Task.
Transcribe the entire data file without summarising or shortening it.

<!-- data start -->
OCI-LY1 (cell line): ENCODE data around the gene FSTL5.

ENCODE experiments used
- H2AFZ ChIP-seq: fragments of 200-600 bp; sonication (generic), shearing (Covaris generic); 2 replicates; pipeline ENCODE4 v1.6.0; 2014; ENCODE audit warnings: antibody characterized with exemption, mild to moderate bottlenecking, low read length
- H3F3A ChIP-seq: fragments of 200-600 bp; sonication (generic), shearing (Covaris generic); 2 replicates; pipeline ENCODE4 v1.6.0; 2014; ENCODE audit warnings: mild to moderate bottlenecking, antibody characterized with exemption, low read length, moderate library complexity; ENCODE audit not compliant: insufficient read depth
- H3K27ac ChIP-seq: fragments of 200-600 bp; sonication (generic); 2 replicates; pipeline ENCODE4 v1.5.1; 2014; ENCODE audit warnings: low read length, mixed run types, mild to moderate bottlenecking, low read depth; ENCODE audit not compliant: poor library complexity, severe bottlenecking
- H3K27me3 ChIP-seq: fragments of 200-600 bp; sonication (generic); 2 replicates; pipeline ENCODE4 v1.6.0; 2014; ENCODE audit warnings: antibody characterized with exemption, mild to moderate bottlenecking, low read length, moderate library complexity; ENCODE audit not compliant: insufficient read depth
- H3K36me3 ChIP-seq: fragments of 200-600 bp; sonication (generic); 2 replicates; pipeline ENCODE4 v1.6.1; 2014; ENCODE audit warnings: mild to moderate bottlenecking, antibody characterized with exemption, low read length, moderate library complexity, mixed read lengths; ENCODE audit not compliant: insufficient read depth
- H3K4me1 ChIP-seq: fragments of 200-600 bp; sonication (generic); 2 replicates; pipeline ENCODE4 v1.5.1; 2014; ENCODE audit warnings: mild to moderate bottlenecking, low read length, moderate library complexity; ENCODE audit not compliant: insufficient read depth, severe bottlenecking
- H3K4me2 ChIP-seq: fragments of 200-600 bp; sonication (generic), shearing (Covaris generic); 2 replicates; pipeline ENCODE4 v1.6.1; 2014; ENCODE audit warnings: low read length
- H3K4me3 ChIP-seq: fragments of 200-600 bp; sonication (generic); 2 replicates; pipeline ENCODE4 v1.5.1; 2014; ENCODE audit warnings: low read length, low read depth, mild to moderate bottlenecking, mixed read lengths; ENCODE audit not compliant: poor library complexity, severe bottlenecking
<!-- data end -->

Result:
OCI-LY1 (cell line): ENCODE data around the gene FSTL5.

ENCODE experiments used
- H2AFZ ChIP-seq: fragments of 200-600 bp; sonication (generic), shearing (Covaris generic); 2 replicates; pipeline ENCODE4 v1.6.0; 2014; ENCODE audit warnings: antibody characterized with exemption, mild to moderate bottlenecking, low read length
- H3F3A ChIP-seq: fragments of 200-600 bp; sonication (generic), shearing (Covaris generic); 2 replicates; pipeline ENCODE4 v1.6.0; 2014; ENCODE audit warnings: mild to moderate bottlenecking, antibody characterized with exemption, low read length, moderate library complexity; ENCODE audit not compliant: insufficient read depth
- H3K27ac ChIP-seq: fragments of 200-600 bp; sonication (generic); 2 replicates; pipeline ENCODE4 v1.5.1; 2014; ENCODE audit warnings: low read length, mixed run types, mild to moderate bottlenecking, low read depth; ENCODE audit not compliant: poor library complexity, severe bottlenecking
- H3K27me3 ChIP-seq: fragments of 200-600 bp; sonication (generic); 2 replicates; pipeline ENCODE4 v1.6.0; 2014; ENCODE audit warnings: antibody characterized with exemption, mild to moderate bottlenecking, low read length, moderate library complexity; ENCODE audit not compliant: insufficient read depth
- H3K36me3 ChIP-seq: fragments of 200-600 bp; sonication (generic); 2 replicates; pipeline ENCODE4 v1.6.1; 2014; ENCODE audit warnings: mild to moderate bottlenecking, antibody characterized with exemption, low read length, moderate library complexity, mixed read lengths; ENCODE audit not compliant: insufficient read depth
- H3K4me1 ChIP-seq: fragments of 200-600 bp; sonication (generic); 2 replicates; pipeline ENCODE4 v1.5.1; 2014; ENCODE audit warnings: mild to moderate bottlenecking, low read length, moderate library complexity; ENCODE audit not compliant: insufficient read depth, severe bottlenecking
- H3K4me2 ChIP-seq: fragments of 200-600 bp; sonication (generic), shearing (Covaris generic); 2 replicates; pipeline ENCODE4 v1.6.1; 2014; ENCODE audit warnings: low read length
- H3K4me3 ChIP-seq: fragments of 200-600 bp; sonication (generic); 2 replicates; pipeline ENCODE4 v1.5.1; 2014; ENCODE audit warnings: low read length, low read depth, mild to moderate bottlenecking, mixed read lengths; ENCODE audit not compliant: poor library complexity, severe bottlenecking